Tuesday, July 14, 2020
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New Amtrak train derails, killing 3

At least three people were killed (some reports put the total at six) and scores injured when an Amtrak train jumped the tracks at 7:33 AM Monday in Washington state, the New York Times reports.

The train is part of a new “high-speed” commuter rail service between Seattle and Portland. Although the overpass from which the train fell looks somewhat decrepit in the photo above, posted by a trooper who arrived on the scene, recent upgrades to the track and crossing had been made and tested over the past few weeks. This was, however, the inaugural run for this train, which cut about 10 minutes off the commute time between Seattle and Portland.

The crash occurred in the town of DuPont, Washington, at a track section known as the Point Defiance Bypass. All 12 passenger cars and one of the train’s two locomotives derailed around a curve in the tracks, but the exact cause of the derailment will be under investigation for some time to come.

An investigator at the National Transportation Safety Board was quoted as saying that a data recorder from the train’s rear locomotive showed it was traveling at 80 mph. The speed for this section of track is posted as 30 mph, the Wall Street Journal reports.

As the train fell off the overpass, several vehicles on the road below, including two semis, were crumpled. For passengers aboard the train, the situation was terrifying.

“It felt like the end of the world, and I was standing amid the wreckage,” the Times quoted a 20-year-old modern-dance student on the train as saying. She was in one of the cars sent over the edge only to dangle at a steep angle toward the road below.

The Washington State Department of Transportation tweeted that the track is owned jointly by the department and the Oregon DOT. “Amtrak operates the service for the two states as a contractor,” the department noted, “and is responsible for day-to-day operations. Amtrak Cascades runs from Vancouver, British Columbia, to Eugene, Oregon.”

Immediately after the accident, transportation officials completely closed a segment of the southbound lanes on Interstate-5. It remained closed all day, and the timing of it reopening is still uncertain, according to tweets from the WSDOT.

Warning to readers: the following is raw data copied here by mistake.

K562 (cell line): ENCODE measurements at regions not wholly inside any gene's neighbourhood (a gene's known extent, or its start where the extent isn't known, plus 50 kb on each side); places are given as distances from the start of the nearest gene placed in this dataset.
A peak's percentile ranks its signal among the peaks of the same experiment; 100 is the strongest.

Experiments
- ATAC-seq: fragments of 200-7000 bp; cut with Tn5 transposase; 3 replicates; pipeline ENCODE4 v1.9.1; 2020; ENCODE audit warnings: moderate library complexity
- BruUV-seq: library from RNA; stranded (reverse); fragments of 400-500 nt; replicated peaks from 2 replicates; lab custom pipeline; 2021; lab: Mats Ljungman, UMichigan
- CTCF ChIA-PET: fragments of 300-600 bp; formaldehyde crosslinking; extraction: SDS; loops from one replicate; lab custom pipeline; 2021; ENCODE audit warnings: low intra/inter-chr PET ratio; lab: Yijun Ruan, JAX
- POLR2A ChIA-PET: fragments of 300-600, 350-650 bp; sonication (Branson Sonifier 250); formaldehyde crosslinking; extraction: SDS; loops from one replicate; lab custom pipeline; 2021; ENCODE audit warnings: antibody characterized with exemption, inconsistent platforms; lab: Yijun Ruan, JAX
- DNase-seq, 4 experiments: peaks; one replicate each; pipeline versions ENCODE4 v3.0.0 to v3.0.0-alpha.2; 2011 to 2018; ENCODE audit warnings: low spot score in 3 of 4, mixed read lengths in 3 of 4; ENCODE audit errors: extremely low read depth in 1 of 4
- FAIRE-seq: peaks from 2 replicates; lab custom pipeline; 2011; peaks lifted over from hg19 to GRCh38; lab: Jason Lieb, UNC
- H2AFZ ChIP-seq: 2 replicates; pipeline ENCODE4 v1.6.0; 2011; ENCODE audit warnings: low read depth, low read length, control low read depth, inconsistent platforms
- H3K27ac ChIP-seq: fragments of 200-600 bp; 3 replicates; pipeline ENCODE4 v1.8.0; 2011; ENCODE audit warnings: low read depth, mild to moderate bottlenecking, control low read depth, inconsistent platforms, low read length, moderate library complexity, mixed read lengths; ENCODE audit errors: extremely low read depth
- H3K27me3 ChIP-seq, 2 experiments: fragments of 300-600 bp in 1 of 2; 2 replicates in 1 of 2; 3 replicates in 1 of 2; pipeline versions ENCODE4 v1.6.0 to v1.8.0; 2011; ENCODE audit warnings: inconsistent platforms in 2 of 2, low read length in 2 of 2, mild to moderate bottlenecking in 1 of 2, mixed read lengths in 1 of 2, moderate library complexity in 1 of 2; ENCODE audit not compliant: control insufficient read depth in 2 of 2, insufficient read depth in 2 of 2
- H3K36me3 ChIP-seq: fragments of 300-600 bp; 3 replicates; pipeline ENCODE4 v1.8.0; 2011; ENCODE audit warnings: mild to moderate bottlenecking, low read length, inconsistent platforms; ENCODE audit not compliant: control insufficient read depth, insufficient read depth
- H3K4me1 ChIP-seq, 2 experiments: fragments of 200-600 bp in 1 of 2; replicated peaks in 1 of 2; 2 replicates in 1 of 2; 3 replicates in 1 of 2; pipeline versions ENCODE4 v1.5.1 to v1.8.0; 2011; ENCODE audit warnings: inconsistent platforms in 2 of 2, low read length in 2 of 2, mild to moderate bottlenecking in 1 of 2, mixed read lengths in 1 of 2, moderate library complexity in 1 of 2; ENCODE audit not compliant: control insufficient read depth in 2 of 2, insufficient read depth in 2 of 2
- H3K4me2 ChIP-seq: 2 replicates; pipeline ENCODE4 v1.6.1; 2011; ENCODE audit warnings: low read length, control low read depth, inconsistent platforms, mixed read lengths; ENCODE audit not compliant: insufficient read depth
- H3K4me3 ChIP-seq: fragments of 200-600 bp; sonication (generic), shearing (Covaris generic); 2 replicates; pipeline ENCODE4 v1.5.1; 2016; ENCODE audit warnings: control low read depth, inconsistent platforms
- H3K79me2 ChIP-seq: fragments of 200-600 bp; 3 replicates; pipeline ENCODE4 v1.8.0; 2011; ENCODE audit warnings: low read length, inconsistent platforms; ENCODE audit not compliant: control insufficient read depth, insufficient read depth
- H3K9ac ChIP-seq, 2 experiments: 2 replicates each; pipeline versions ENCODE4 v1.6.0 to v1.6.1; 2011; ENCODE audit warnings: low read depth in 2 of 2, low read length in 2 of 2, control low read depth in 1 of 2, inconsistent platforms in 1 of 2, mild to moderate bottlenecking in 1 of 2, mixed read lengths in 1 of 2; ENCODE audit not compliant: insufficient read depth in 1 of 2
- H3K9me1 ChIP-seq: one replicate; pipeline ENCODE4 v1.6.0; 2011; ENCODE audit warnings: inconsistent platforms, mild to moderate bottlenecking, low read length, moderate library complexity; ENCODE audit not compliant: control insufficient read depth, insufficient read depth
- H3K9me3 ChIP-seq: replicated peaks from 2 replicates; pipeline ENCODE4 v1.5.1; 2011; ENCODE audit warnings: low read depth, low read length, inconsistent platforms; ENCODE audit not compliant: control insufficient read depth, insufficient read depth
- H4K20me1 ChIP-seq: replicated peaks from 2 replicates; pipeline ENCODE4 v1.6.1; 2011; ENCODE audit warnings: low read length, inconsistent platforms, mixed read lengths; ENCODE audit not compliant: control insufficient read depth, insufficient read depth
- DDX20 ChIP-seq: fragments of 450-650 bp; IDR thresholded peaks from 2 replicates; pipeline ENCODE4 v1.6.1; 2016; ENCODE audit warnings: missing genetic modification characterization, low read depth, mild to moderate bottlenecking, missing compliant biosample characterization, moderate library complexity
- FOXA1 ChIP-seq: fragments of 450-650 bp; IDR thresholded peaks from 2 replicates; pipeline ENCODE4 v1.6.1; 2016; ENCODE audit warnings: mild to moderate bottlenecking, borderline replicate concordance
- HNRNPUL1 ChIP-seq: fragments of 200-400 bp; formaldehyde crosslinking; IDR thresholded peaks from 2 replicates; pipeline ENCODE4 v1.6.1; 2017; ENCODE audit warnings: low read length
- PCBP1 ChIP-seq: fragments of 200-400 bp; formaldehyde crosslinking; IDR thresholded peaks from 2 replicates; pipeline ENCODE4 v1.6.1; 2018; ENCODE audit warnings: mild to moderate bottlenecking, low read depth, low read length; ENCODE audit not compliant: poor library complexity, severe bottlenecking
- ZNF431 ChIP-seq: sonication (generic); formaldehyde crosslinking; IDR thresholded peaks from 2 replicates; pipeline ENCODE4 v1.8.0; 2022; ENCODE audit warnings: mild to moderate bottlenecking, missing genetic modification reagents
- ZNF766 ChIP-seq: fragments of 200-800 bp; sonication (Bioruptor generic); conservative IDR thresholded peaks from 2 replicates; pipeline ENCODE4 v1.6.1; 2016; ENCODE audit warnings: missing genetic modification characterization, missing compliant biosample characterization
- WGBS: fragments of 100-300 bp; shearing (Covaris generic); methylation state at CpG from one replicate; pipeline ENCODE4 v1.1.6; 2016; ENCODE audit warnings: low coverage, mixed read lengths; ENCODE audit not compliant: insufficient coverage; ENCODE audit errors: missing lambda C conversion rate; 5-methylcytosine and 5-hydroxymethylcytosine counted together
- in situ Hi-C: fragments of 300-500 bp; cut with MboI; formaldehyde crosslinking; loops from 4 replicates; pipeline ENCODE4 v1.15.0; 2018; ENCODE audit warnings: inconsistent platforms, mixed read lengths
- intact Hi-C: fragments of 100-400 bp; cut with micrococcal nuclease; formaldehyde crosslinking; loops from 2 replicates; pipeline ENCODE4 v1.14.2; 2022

The train was billed as a “high-speed” train, but that is essentially a relative term. Commuter trains in Europe and Asia operate at speeds close to 200 mph, whereas the Cascades train was only set to achieve maximum speeds a few notches below the 100-mph mark.

As some members of local school communities may have been affected by the accident, Chloe Clark Elementary in DuPont posted a note to its website, saying, “Our school and district incident response teams are available as a resource for all students, parents and staff. … We are committed to the partnership with families to support the emotional well-being of our students and school community. If you or your child needs additional support, please let us help. …

“Due to heavy traffic from the closure of I-5, buses may be running late to drop off students at their bus stops. We have arranged with Tacoma Public Schools to provide additional school buses in order to minimize the number of round trips between DuPont and Steilacoom. Pioneer Middle and Steilacoom High School’s after-school activity buses will be leaving each school at their normal times.

“We are working closely with our local public safety departments to make sure students get home safely.”

Paul Katula is the executive editor of the Voxitatis Research Foundation, which publishes this blog. For more information, see the About page.

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